Been reading about the “Mom wars” over in the US. There is a summary here http://goo.gl/DhNDC , but to cut a long story short, a Democrat (Hilary Rosen) made the following comments about Republican Mitt Romney’s wife, Ann:
“What you have is Mitt Romney running around the country saying, well, you know, my wife tells me that what women really care about are economic issues. And when I listen to my wife, that’s what I’m hearing.
Guess what, his wife has actually never worked a day in her life. She’s never really dealt with the kinds of economic issues that a majority of the women in this country are facing in terms of how do we feed our kids, how do we send them to school and how do we — why do we worry about their future?”
Basically I think there are two issues here.
Issue 1: Rosen is right to say that women who have a privileged lifestyle are not in a good position to be speaking on behalf of women from a much more economically difficult position. Also, why isn’t Romney talking to women himself? But the issue Rosen has missed is that the barrier is their economic status, not their workload.
Issue 2: Rosen is wrong to equate staying at home to raise children with “never working a day” – basically, when you are caring for a child, you are working. It seems that motherhood is either dismissed as idleness or, when it is recognised as work, romanticised as some sort of magical process in mainstream culture. There have been days, for me, when parenthood has been exhausting, but the difference on those days from hard days at work is really in terms of hours and rest periods. When a newborn won’t settle or a child is sick, you often don’t get comfort breaks and it is a long shift. It is tough work, often isolated early on, and not something you get much training for.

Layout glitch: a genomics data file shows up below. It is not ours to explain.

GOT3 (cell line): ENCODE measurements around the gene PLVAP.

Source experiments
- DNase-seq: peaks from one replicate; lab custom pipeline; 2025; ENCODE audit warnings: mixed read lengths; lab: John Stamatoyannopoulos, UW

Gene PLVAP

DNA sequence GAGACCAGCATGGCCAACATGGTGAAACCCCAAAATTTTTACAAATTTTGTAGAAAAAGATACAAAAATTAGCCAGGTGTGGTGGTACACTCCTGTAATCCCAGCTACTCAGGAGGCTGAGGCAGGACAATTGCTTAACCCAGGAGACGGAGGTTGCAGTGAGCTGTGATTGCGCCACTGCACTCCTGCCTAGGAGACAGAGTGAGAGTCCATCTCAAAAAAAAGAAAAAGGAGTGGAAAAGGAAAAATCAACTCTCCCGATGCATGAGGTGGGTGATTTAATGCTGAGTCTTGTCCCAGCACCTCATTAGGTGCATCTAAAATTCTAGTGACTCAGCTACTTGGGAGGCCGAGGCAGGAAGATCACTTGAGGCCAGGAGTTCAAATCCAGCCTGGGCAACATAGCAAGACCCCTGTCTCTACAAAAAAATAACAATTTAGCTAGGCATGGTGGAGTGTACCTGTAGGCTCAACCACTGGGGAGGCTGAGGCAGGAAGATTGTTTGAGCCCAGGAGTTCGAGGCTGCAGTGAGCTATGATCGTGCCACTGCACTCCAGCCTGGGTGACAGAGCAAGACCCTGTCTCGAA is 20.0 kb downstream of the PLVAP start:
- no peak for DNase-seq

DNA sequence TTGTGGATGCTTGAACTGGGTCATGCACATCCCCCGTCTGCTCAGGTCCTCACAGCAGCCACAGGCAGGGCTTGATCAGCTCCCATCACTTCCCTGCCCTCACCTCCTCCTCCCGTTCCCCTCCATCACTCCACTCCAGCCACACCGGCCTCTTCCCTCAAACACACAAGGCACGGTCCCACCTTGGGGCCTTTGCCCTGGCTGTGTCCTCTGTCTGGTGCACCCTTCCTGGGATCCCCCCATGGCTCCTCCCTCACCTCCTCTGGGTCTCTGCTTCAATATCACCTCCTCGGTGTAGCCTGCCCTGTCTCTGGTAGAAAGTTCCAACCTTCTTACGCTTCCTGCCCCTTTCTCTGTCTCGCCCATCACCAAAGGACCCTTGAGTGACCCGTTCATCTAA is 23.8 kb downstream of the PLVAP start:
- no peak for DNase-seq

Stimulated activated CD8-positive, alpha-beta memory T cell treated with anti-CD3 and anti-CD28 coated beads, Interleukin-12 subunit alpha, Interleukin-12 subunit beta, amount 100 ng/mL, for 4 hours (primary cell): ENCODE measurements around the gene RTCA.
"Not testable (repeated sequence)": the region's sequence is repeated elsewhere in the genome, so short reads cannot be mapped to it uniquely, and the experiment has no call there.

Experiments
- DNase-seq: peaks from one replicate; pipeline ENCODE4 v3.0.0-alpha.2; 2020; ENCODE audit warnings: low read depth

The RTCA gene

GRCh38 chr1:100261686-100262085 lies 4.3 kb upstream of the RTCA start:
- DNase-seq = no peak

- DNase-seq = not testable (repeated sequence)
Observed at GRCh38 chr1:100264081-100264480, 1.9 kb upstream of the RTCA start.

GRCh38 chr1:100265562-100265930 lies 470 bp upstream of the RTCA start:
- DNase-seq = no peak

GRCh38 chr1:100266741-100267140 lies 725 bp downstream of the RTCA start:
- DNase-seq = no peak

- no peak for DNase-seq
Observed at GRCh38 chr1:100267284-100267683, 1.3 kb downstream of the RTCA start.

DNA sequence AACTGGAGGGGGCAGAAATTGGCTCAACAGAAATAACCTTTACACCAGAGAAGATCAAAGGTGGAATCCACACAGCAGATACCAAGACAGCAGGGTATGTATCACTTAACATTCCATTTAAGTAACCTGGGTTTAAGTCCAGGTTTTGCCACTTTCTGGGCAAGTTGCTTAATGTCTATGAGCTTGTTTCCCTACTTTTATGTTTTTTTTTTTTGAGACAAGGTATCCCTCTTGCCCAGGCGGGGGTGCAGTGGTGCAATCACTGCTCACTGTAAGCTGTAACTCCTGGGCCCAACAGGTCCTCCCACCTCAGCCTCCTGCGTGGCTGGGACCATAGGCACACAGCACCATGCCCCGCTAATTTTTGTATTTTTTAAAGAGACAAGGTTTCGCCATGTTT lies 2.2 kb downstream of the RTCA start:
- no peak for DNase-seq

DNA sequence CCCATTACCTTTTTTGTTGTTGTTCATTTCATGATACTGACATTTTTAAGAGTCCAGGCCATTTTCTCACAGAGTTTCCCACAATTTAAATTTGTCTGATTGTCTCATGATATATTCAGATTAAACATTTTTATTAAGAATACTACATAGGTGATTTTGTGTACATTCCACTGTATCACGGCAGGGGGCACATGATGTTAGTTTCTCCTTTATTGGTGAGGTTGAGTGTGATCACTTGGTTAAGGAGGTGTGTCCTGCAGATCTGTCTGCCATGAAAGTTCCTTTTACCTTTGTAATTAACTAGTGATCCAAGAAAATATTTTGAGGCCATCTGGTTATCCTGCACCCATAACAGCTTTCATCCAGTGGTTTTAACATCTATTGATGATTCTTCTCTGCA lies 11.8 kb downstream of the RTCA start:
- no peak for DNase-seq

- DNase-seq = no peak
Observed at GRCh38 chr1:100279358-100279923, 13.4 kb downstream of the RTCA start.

Feminism needs to fight for care work, including parenting (which I can say from experience having split a lot of it with my partner is not some exclusively female instinctive drive), to be recognised as labour. Dismissing the work parents do does nothing for this, and neither does romanticisation.